I have a Proof 1971-S Eisenhower clad dollar still in its Littleton
package. I can’t find a value for this coin in the “Red Book” or
Coin World’s Coin Values. Is this a rare coin? Any help
would be greatly appreciated.
No Proof Eisenhower copper-nickel clad dollars were struck in 1971
and 1972; they were minted from 1973 to 1978 only. Littleton Coin
Co.’s description of the coin (illustrated above) as a copper-nickel
clad piece (“CN Clad”)appears to be in error. It is likely an
Uncirculated or Proof silver-copper clad coin issued for collector sales.
The 1971-S Eisenhower silver-copper clad dollars (40 percent
silver) are not rare. The San Francisco Assay Office struck 4,265,234
Proof coins and 6,868,530 Uncirculated coins (a number much smaller
than the copper-nickel clad coins struck for circulation at the
Philadelphia and Denver Mints).
The value of 1971-S “Ike” silver dollars is largely based on their
silver content (80 percent silver, 20 percent copper, bonded to a core
of 21.5 percent silver, 78.5 percent copper, equaling an actual pure
silver weight of 9.84 grams/0.32 ounce). Only high-grade Proof and
Uncirculated pieces possess a noticeable numismatic premium beyond
their silver content.
Coin World lists retail values for this series in its
monthly Coin World Special Edition, online at www.coinvalues.com and in the
Coin World Guide to U.S. Coins, published annually.
I have 1971-D Jefferson 5-cent coins that differ in the placement
of their D Mint mark — some close to the date, others not. Are these
A “floating” Mint mark is a common occurrence on U.S. coins struck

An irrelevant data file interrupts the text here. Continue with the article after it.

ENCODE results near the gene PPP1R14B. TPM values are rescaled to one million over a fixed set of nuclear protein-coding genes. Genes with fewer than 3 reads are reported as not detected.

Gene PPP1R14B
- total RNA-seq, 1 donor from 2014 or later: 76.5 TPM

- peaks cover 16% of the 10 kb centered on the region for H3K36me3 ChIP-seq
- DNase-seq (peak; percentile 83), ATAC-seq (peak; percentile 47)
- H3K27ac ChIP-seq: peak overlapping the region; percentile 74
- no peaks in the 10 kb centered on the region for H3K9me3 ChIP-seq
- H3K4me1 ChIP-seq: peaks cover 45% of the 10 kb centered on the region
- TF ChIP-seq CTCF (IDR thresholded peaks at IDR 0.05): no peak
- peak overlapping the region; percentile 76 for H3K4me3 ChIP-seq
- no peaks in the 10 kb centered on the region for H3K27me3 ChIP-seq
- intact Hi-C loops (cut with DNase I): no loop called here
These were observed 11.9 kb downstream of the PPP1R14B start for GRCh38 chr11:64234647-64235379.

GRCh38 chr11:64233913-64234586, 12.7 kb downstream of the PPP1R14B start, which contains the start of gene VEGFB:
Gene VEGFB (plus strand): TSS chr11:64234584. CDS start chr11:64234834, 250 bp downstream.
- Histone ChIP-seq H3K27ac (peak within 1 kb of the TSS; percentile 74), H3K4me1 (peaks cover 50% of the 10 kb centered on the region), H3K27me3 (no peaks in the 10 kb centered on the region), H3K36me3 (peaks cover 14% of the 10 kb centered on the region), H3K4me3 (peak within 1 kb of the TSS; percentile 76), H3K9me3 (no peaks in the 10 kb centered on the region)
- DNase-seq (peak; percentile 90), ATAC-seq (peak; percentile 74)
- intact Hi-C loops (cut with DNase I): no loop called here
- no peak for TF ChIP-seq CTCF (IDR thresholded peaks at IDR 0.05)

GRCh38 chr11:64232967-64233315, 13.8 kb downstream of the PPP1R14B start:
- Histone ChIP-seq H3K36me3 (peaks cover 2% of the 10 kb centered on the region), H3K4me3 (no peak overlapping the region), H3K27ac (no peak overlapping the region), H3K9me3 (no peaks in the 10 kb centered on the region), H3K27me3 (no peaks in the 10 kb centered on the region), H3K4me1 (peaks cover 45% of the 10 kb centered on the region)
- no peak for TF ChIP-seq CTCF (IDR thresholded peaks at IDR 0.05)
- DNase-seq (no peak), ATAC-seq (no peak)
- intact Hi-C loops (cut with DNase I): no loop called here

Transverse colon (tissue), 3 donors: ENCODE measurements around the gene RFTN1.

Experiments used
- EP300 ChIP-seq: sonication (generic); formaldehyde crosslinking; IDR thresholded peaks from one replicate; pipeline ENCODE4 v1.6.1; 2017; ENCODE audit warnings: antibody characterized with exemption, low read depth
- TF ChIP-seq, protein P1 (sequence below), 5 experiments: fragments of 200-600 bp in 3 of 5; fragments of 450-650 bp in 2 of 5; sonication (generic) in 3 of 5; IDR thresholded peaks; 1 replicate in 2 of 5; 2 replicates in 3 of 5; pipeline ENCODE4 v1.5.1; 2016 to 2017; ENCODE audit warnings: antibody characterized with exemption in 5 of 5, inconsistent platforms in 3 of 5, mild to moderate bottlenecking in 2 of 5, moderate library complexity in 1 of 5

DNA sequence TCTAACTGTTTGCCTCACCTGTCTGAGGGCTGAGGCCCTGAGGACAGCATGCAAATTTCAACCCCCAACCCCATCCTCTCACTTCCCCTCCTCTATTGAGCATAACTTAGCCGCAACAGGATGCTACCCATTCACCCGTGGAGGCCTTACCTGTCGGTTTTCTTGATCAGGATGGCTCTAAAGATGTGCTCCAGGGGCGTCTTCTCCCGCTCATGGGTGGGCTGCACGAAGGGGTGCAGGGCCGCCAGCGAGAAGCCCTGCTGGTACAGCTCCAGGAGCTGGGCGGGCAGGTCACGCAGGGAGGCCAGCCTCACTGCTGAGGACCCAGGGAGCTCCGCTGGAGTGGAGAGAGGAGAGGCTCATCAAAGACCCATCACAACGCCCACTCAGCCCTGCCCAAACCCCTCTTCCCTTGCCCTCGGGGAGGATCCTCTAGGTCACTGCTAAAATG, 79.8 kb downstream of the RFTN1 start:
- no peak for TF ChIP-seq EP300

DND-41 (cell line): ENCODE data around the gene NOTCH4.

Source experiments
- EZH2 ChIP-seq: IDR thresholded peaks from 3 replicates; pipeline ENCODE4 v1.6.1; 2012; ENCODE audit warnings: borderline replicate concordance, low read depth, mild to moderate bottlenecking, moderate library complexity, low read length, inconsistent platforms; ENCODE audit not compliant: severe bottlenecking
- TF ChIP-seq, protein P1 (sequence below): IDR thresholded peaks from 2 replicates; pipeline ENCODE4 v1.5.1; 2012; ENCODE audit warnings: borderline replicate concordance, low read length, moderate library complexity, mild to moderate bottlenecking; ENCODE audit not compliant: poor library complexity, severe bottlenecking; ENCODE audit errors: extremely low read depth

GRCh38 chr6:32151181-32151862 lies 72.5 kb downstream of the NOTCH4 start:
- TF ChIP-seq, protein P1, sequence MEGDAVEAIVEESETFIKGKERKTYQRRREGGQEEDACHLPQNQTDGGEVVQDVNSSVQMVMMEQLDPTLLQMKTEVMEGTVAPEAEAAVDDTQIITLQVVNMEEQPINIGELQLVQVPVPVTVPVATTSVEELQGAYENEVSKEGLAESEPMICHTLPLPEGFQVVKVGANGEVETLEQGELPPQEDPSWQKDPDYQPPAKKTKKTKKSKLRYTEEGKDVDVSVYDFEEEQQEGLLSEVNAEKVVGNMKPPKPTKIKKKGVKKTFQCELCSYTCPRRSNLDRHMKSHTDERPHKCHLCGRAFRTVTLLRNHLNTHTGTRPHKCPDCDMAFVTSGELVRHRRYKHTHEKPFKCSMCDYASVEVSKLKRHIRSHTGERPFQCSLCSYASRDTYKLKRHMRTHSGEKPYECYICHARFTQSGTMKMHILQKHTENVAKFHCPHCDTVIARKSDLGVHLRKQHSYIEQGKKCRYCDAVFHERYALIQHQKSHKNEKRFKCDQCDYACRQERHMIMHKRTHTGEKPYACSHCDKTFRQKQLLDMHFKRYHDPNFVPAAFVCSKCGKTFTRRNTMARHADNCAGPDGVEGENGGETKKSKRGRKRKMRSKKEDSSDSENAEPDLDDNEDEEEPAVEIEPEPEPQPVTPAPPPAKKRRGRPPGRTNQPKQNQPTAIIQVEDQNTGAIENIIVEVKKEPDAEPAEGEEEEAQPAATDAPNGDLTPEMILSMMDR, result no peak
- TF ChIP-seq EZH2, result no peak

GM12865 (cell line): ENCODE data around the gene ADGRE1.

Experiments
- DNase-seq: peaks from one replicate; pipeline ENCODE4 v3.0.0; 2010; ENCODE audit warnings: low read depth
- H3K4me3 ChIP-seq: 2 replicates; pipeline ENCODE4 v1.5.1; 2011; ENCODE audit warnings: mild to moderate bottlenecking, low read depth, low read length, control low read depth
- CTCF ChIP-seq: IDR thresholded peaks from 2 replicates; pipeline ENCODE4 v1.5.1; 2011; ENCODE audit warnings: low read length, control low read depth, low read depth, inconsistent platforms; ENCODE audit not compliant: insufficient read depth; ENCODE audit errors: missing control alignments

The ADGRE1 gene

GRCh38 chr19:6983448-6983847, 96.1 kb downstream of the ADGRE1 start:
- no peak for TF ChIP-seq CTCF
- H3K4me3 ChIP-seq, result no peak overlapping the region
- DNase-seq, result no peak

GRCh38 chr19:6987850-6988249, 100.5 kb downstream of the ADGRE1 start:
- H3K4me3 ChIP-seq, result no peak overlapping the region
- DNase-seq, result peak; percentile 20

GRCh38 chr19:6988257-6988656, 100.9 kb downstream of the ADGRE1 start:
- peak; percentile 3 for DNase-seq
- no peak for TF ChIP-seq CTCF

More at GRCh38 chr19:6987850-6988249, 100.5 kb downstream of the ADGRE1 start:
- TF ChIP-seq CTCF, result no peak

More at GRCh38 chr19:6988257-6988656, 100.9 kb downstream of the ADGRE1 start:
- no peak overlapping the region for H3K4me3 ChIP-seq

prior to the 1990s.
The different positions of the Mint marks result from the hand
placement of the Mint marks on individual working dies until 1990 and
1991. Mint marks were hand punched on the working die up until those
years, so position can noticeably vary.
Unless the positioning of the D Mint mark is so great that it
touches another design element, such as the date, the coins carry no premiums.
For spotting collectible coin varieties, Volumes I and II of
The Cherrypickers’ Guide to Rare Die Varieties of United States
Coins by Bill Fivaz and J.T. Stanton are recommended, as well as
staying tuned to Coin World’s “Collectors’ Clearinghouse” and
“Varieties Notebook” columns.
Coin World’s Readers Ask department does not accept coins
or other items for examination without prior permission from staff
member Erik Martin. Readers Ask also does not examine error or variety
coins. Materials sent to Readers Ask without prior permission will be
returned unexamined. Please address all Readers Ask inquiries to firstname.lastname@example.org or call
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